If the 2016 Ford Mustang that I reviewed introduces American muscle to LEGO’s Speed Champions party, then 75874 Chevrolet Camaro Drag Race turns the music up and gets things rolling. It features a 1969 Camaro facing off against its 2016 counterpart for a drag race. The set has 445 pieces including three minifigs, and will be available in March for $29.99 USD. Thanks to LEGO for sending us this copy for an early review.
Like the other boxes in the Speed Champions line, the company’s logo—in this case the Chevy bowtie—is prominently displayed on the front. The back shows the play features and vehicles, as well as images of each of the real-world cars: an orange with black stripes 1969 Camaro, and a red 2016 Camaro. I wonder why they couldn’t source a photo of a black classic Camaro, so it would match what’s in the box. And speaking of what’s in the box, you’ll get three large numbered bags, two instruction manuals, and a hefty sheet of stickers.
The instructions begin with the shiny red new Camaro. If you’ve built any of the other Speed Champions cars, you’ll be familiar with the drill: an 8-stud-long chassis plate, with plates protruding to each of the bumpers. Add some studs-facing-out brackets for the rear bumper and door panels, big fender pieces, and some slopes over top of the whole thing, and call it a day. Of particular interest here though, are the 2×2 wedge plates that form the grille. We’ve spotted them already on the new Ghostbuster’s Ecto 1&2 set, but now you’ll be able to get your hands on them before that. You’ll find three pairs in black and one pair in red. As with many of the Speed Champions line, the car’s face just doesn’t work without stickers. All of the headlights and badging are stickers. I’m not a fan of stickers, but I opted to apply most of them in set so that readers could see what the cars are supposed to look like. I did decline to place the sticker which creates the rear window, since it sticks across two pieces. The car’s rump consists of a whopping nine stickers for the taillights, license plate, and exhausts, all of which I did apply. The final effect is pleasingly Camaro-esque. The similitude isn’t quite as striking as on some of the other Speed Champions (like the Mustang) but it’s obvious enough what car this meant to be. The 2016 Camaro is steered by a black-helmeted male driver. He’s dressed in red livery adorned with the Camaro logo front and back.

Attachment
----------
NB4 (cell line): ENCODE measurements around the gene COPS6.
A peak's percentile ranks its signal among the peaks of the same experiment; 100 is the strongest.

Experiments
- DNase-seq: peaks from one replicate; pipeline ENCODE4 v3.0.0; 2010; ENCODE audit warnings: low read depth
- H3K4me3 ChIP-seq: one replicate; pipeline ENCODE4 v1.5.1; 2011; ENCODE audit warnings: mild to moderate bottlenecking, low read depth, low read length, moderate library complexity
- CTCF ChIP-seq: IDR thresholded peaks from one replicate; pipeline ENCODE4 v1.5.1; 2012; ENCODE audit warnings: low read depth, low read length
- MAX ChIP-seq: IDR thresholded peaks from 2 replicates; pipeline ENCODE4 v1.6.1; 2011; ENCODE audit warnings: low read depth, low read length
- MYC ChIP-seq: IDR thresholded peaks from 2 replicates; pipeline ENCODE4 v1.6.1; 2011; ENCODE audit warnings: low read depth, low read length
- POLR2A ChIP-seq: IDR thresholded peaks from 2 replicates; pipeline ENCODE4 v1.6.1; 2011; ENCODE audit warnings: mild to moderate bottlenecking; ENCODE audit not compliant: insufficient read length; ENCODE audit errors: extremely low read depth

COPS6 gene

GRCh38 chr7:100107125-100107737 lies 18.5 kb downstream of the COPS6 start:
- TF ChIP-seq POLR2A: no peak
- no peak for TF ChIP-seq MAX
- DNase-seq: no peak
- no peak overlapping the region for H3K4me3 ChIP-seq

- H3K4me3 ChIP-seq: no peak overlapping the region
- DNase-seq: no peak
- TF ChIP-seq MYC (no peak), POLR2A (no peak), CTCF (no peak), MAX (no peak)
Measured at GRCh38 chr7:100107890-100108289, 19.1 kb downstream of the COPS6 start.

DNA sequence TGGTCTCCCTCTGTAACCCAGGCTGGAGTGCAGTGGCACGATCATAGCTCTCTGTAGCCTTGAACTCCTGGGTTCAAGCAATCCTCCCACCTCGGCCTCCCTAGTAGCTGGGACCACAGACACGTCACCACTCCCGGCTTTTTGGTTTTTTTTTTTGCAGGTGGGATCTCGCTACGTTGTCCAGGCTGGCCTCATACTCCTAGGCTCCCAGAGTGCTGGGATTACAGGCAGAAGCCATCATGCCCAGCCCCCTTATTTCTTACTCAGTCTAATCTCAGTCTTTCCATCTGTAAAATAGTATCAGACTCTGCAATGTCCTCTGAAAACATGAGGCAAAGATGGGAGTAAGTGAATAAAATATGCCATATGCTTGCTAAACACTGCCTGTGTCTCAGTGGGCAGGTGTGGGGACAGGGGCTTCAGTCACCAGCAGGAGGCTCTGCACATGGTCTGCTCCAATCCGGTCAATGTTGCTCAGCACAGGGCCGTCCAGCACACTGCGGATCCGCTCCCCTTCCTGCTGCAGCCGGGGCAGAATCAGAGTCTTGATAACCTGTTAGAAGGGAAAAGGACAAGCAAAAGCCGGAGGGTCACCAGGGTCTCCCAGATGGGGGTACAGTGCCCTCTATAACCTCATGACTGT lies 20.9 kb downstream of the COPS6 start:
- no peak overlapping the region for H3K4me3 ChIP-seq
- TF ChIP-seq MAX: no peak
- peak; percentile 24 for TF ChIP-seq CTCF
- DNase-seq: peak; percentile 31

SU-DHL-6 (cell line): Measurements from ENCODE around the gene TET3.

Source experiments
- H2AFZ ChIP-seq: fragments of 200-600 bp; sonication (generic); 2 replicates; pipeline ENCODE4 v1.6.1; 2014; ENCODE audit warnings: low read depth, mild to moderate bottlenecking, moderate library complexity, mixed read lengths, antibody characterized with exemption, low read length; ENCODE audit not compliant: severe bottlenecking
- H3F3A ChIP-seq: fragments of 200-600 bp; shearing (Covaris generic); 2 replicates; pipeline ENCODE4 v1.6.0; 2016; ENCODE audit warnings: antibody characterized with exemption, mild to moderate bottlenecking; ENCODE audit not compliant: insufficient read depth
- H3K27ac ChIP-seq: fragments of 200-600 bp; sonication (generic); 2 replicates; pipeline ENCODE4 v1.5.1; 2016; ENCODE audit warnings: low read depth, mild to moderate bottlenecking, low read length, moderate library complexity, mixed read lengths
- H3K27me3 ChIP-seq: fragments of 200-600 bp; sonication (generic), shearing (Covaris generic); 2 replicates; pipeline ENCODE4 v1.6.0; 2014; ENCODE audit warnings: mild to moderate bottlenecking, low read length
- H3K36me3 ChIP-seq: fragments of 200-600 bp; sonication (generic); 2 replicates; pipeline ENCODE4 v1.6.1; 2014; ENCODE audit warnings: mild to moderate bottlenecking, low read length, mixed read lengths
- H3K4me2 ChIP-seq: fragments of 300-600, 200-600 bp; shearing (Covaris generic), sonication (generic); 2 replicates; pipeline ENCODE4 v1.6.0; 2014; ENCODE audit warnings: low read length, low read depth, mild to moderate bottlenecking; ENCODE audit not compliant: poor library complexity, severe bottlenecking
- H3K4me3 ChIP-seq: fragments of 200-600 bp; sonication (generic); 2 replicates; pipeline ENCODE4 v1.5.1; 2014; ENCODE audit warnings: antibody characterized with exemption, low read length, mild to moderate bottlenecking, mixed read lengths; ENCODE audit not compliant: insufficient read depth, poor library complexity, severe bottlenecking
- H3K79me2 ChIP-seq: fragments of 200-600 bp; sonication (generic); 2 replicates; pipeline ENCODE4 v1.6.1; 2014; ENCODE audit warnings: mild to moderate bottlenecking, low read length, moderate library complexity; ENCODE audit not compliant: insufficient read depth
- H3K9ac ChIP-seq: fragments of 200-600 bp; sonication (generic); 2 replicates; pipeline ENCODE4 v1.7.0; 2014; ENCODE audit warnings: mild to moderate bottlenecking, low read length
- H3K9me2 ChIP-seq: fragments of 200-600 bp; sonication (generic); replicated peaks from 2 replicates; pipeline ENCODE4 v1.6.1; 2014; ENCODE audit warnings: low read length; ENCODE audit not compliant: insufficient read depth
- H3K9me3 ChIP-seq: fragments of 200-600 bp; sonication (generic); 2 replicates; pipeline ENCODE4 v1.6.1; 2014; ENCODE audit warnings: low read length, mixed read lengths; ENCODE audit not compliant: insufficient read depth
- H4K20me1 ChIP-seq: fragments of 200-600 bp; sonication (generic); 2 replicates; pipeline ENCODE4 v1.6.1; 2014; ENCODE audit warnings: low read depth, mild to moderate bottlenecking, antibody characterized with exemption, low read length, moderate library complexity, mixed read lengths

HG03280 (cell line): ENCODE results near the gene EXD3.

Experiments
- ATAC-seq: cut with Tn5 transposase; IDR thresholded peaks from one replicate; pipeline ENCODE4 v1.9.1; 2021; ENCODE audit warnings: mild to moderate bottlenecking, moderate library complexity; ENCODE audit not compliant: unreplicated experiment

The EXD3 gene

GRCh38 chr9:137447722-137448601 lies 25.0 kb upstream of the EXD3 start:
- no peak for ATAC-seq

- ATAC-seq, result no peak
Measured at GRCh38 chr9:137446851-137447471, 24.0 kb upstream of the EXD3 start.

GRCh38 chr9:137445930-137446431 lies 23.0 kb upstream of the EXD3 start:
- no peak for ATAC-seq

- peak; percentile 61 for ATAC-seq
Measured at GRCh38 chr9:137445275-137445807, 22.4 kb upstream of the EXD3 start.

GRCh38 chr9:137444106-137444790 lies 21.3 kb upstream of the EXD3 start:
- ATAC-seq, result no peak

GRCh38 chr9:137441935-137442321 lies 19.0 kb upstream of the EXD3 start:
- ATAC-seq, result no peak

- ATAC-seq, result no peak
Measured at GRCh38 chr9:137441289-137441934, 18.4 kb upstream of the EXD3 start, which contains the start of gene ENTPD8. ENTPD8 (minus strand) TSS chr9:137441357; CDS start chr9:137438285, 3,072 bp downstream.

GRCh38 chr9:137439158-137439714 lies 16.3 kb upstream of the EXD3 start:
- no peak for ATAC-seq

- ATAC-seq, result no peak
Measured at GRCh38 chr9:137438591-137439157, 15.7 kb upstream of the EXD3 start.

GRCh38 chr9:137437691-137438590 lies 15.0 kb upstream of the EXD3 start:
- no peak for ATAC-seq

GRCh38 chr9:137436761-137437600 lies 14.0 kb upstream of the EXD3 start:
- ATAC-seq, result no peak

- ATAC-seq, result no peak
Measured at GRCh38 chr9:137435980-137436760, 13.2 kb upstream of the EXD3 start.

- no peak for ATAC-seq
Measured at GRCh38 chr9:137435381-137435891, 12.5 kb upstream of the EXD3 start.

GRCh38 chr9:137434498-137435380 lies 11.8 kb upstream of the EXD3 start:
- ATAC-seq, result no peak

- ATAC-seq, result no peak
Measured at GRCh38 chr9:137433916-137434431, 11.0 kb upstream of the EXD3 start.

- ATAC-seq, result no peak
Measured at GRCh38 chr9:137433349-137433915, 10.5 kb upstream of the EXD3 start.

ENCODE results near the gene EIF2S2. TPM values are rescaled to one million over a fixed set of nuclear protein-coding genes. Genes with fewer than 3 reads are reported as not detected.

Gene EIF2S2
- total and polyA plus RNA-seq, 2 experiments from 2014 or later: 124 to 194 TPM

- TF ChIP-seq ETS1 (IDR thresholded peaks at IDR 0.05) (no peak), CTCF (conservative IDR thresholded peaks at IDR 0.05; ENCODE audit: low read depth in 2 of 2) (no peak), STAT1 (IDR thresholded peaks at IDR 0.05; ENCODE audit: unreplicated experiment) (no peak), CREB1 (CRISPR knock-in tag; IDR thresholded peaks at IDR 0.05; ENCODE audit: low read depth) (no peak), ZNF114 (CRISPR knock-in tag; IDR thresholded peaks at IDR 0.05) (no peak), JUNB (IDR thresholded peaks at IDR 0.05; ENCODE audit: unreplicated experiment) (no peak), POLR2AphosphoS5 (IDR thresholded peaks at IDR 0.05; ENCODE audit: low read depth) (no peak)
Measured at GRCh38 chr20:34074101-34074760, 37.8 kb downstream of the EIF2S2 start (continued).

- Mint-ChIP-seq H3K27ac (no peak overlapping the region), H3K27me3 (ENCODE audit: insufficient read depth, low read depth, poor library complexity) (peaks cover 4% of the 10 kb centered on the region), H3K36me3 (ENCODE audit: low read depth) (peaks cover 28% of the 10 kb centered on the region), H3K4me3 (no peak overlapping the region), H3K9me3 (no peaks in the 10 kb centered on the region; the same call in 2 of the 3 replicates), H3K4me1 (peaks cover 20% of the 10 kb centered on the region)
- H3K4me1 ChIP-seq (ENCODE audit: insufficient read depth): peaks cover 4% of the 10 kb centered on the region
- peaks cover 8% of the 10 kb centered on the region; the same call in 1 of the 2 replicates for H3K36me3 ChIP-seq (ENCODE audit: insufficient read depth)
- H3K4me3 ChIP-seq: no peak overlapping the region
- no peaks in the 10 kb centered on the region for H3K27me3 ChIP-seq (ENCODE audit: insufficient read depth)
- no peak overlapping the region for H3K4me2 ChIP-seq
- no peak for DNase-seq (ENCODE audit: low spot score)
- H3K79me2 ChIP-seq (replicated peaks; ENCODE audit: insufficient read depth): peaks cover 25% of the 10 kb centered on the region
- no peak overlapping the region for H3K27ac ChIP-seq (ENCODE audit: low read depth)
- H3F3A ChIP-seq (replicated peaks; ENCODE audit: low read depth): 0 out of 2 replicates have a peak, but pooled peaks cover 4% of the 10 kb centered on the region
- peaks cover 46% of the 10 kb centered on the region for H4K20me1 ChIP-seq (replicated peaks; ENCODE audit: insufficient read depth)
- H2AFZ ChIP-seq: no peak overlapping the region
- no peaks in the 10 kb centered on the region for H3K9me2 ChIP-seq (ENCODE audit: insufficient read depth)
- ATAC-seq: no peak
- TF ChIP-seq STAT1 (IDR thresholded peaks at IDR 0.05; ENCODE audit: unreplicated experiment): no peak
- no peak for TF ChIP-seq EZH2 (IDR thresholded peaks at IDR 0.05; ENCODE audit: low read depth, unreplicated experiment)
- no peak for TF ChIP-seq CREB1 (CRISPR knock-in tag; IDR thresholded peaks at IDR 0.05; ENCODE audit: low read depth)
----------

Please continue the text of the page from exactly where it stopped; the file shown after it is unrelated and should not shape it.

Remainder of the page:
Unsurprisingly, the ’69 Camaro follows a construction style similar to its newer descendant. The only new molded element here is a 2×3 curved slope, identical to the one also found in the Mustang. The print on the 1×1 round tiles that form the hubcaps is new, though. It’s just a simple silver disk, and makes the tiles look exactly like real watch batteries. While we’re looking at the tires, the ’69 Camaro obviously uses larger ones for the rear slicks, and they give the car a cool aggressive stance that helps define its Camaro-ness, even if they aren’t stock. The car also comes with two engine blocks which can be easily swapped out thanks to a tile underneath. The paint scheme is black with two white stripes, but because LEGO hasn’t yet taken the leap to odd-width cars in the Speed Champions line, the center black portion is stickered. The rear fenders do expose an unsightly gap in bricks behind the fenders. This would be such a trivial fix that I’m not sure why LEGO didn’t correct it—four 1×1 black plates should do the trick. Nevertheless, I’m continually amazed at how recognizable LEGO’s designers have managed to make the Speed Champions vehicles while maintaining a relatively small scale and enough structural durability to allow heavy play. The ’69 Camaro is no exception, being a remarkably recognizable Chevy muscle car. The old-school racer is operated by a white-helmeted female driver, who wears the same livery as the other driver.
The set also comes with a timing gate to place over the racetrack. It features a clever little hand-operated signal system. In its default position, all the lights show red, but pushing the top down slightly causes the rubber Technic beam to function like a spring, flipping all the lights to green instantly. It’s a cool mechanic, and though it will probably see little use from adult fans, kids are sure to love it. I should note that I did not place large START sticker for the timing gate, which goes in the 4×6 grey tile plate over the signal. Standing by ready to begin the race is a flagman, who bears a checkered flag. I was sad to note that the flag is also stickered. As recently as 2014 LEGO used a printed checkered flag, but over the past few years have been moving more and more away from printing elements such as this. The final piece of this set is the winner’s trophy. An exceedingly simple build, the trophy consists of only three elements, but it’s quite clever in using a pearl gold minifig roller skate as a tiny car atop the trophy. Nicely enough, the set includes a spare skate, so you can outfit some lucky minifig with golden skates if you can bear to disassemble your trophy.
This is another solid entry to the Speed Champions line, and fans of Chevy’s boisterous muscle cars will enjoy seeing not one but two versions of the American classic in LEGO form. The extra bits in the set are simple, but well designed, and best of all they don’t add anything to price, which at $29.99 remains the same as two of the standalone Speed Champions car sets. This makes the set a steal with its 445 elements. That works out to a $0.067 per piece, or a third lower than a set this size would usually be priced. Maybe I’ll buy another copy, just to keep one around to display.